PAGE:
Tories dismiss calls from opposition for immediate general election
Tories dismiss calls for immediate general election after Keir Starmer accuses the party of no longer having a mandate to govern
- Sir Keir Starmer claimed Conservative Party ‘no longer has a mandate to govern’
- Labour leader called for general election but Tories will hold out against demand
- Latest survey put Labour on 36-point lead – highest ever recorded for any party
- No requirement for the Government to call an election before January 2025
Ministers were last night resisting demands from opposition parties for an immediate general election.
Labour leader Sir Keir Starmer claimed the Conservative Party ‘has shown it no longer has a mandate to govern’ and called for the public to be given an opportunity to choose the next prime minister.
But the Tories will hold out against the demand after recent polling suggested they faced an electoral wipeout.
The latest survey, released on Monday afternoon, put Labour on a 36-point lead – the highest lead ever recorded for any party by any pollster.
If replicated in a general election, the result would leave the Conservative Party with fewer MPs than the SNP and see several Cabinet ministers lose their seats.
However, the past fortnight has left the Tory party in such disarray that some of its own MPs are calling for an election, with one backbencher yesterday saying he was ‘ashamed’ of his ‘revolting colleagues’.
Christopher Chope told Times Radio: ‘The Conservative Parliamentary Party has proved over the last several hours that it’s ungovernable. I’m ashamed of the way in which my revolting colleagues have basically destroyed another prime minister and leader of our party.
Labour leader Sir Keir Starmer (pictured) claimed the Conservative Party ‘has shown it no longer has a mandate to govern’ and called for the public to be given an opportunity to choose the next prime minister
Scotland First Minister Nicola Sturgeon and Liberal Democrat leader Sir Ed Davey also called for an immediate general election
By Senior Political Correspondent For The Daily Mail
Sir Keir Starmer yesterday criticised the ‘pathetic squabbles’ in the Tory Government and claimed that Labour was the ‘party of sound money’.
Addressing the Trade Union Congress conference in Brighton, the Labour leader said his sister, a care worker, ‘struggles to make ends meet’ because of the cost of living crisis.
He warned that the damage inflicted on the public finances over recent weeks meant a Labour government would face difficult decisions if it was to restore confidence in the UK economy.
Making a point: Sir Keir Starmer speaking yesterday
Sir Keir’s speech came as his deputy Angela Rayner was criticised for dodging a picket line yesterday. Union leaders representing workers from rail, education and the Civil Service joined striking postal workers outside a Royal Mail depot in Brighton.
But Miss Rayner stayed away, despite being cheered by ‘comrades’ for saying trade unions ‘are in my bones’ the night before.
Sir Keir has banned his shadow ministers from standing on picket lines to distance himself from militant unions, but the postal workers said Miss Rayner should have ‘got out of bed, and come and support’.
‘I don’t see now that there’s any reasonable response we can make other than to call an immediate general election… What we need now is a new mandate from the people.’
Earlier this year the Fixed-term Parliaments Act was repealed, meaning elections are no longer limited to every five years.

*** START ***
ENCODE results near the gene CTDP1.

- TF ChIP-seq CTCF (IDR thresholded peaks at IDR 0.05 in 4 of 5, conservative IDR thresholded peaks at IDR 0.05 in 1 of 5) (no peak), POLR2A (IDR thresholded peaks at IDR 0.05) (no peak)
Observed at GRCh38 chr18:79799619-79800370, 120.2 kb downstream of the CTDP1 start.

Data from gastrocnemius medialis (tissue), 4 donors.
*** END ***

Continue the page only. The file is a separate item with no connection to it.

There is currently no requirement for the Government to call an election before January 2025, although the most likely date for a national ballot is May 2024.
But if repeated prime ministers fail to hold the support of their parliamentary party, preventing them from passing laws in the House of Commons, they will come under pressure to call an election to win a mandate to govern. The most likely mechanism would be a motion of no confidence. If a majority of MPs vote in favour then a general election is called.
While MPs are unlikely to vote against the Government when their seat is at risk, senior Tories will be anxious not to try the King’s patience if chaos in Westminster is damaging the UK’s reputation on the international stage.
Opposition parties demanded that the next Tory leader should call an election once they are elected, claiming that the chaos in Westminster was unacceptable while the country faced recession and a cost of living crisis.
Sir Keir said: ‘The Tories cannot respond to their latest shambles by yet again simply clicking their fingers and shuffling the people at the top without the consent of the British people.
‘They do not have a mandate to put the country through yet another experiment. Britain is not their personal fiefdom to run how they wish. The British public deserve a proper say on the country’s future.’
Insisting Labour were ready for a vote, he added: ‘There’s a manifesto that is going to be ready whenever an election is called.’
Liberal Democrat leader Sir Ed Davey said: ‘We do not need another Conservative prime minister lurching from crisis to crisis, we need a general election.’
Scotland First Minister Nicola Sturgeon has said a general election is a ‘democratic imperative’. The calls for a general election have been strengthened by Liz Truss’s decision to move so far away from the manifesto Boris Johnson was elected on in 2019.
But levelling up minister Paul Scully said: ‘People elected a government, this is not a presidential system.
‘Of course Labour want a general election but what you will find is that when the [Conservative] Party get their strong leader, eventually things will turn to what Labour have to offer.’
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